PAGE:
Making a racket

How freshman Lydia Lee rose to the top in tennis


Freshman Lydia Lee plays tennis on the Texas High tennis court. Lee has played since she was three years old.

Story by Cate Rounds, culture editor

With each new school year brings new promising players for every high school sports team. These young athletes must work throughout their first year to prove they have what it takes to keep up with the upperclassmen they play against. Some have to climb over mountains during all four years to be able to play on the top spots in the game. But for freshman Lydia Lee, she has already proven her skills to be at the top of the ladder, otherwise known as the number one and two spots on the team.

Despite her young age, Lee was able to join the varsity tennis team after a grueling week of tryouts over the summer. Her skills on the court didn’t just develop overnight; after playing for almost 12 years, Lee has picked up a thing or two to figure out the best training schedule for her.

“I first started playing tennis when I was three years old,” Lee said. “I would go and play when my mom would play with her friends. I train everyday for at least two hours on the court, then [I] workout and try to get a run in. I try to do the same thing for the first hour every time I go out. Then I work on certain things I would like to improve the next hour.”

Along with her standard training regime, Lee has been presented with a secondary training opportunity. The varsity athlete has been given the privilege to travel to Florida as much as she is able to train with well-known coaches.

“I’m on the courts from 9-4 with a 30-minute lunch break,” Lee said. “It’s a very small group of kids that have the same goals [I do]. There are two coaches. One is [a man] from Argentina and the other is one of [his former students].”

This training program was not for the faint of heart. These students were pushed to their limits by the coaches with the long hours of practice. This only encouraged Lee to continue to prove herself.

“My first visit to Florida, I vividly remember the older coach with a microphone,” Lee said. “[He was] sitting on the court screaming at this girl as she was crying while she was hitting, and I watched him send her home for the day. I knew I had to bring my very best every day or that was going to be me.”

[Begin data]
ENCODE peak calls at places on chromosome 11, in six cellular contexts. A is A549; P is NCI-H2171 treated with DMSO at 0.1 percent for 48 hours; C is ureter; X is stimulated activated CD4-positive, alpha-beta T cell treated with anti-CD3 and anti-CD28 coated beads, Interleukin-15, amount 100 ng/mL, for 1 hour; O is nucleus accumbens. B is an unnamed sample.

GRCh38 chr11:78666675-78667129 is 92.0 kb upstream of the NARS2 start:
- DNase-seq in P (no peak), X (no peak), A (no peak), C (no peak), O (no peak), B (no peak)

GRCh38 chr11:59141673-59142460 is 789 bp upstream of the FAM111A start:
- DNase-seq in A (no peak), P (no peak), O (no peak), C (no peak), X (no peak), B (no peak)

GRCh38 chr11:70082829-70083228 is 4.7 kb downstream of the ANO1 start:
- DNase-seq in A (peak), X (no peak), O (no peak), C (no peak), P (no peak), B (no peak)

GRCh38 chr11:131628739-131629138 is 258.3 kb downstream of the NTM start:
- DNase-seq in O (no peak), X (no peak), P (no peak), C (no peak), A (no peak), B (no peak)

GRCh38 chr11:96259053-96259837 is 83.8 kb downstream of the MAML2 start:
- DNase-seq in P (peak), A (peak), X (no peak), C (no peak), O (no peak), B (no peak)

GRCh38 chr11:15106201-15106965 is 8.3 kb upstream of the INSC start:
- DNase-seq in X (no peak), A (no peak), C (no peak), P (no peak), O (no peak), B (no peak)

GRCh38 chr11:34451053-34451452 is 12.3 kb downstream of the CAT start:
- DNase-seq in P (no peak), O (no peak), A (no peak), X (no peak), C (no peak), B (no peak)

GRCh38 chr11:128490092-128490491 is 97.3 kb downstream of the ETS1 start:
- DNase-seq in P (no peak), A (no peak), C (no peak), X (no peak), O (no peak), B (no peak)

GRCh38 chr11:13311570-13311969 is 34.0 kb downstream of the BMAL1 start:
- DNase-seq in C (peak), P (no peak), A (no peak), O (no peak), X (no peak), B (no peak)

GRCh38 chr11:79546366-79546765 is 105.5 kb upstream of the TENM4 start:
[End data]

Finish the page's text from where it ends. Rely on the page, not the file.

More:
From travelling with her team for overnight matches to dinners after the tournament, Lee found support and friendship with her fellow teammates.Lee was able to find a family within her team. Before coming to Texas High, she would play most tournaments on her own. There was not a team cheering her on from the stands. 

“I was very excited to be a part of the team,” Lee said. “I was so used to it just being me out on the court. One of the most rewarding things is when your teammates are on the fence watching you win a big match.”

Since joining the team, Lee was able to secure her place within the top spots on the ladder. That placement determines who she will play for challenge matches that determine her place on the ladder as well as tournaments and matches against other teams.

“Being top on the ladder is great, but there are expectations and pressure for you to always win or do well,” Lee said. “We all have bad days. I remember this one time I lost a hard match to a team we were easily beating, but I still felt like I was not helping the team.”

Troubles like these come with being an athlete. Sometimes, your game can just be off. Bad days can be fueled by heat, arrogant opponents, frustration and even injuries. A constant pain can keep a player from playing to the best of their ability.

Injuries can be very common in athletes. Many times, the pain can be diagnosed and easily treated. Other times, however, the patient is left without an answer, inhibiting them from continuing their game. Lee had an injury very similar to the common “tennis elbow”, but after many doctor’s visits, she had too many possible diagnoses that left many questions circling in her head.

“I’ve had an elbow injury in the past,” Lee said. “I went to so many doctors and tried so many things like dry needling, physical therapy and steroid shots to make the pain go away. Nothing seemed to work. I could only hit my backhand comfortably.”

After two years of treatment, everything fell back into place and she was able to play like she used to without significant pain.

Pain and triumph bring about Lee’s goals for her future in tennis. From high school to college, Lee is setting goals for herself to keep working hard throughout the rest of her years in tennis. And her determination to get there is as prevalent as ever. 

“In the future, I hope to get to state,” Lee said. “My goals after high school are to go play tennis at a school of my choice. By no means am I there yet, but hopefully, when it comes down to it, I have worked hard enough so I can have that opportunity.”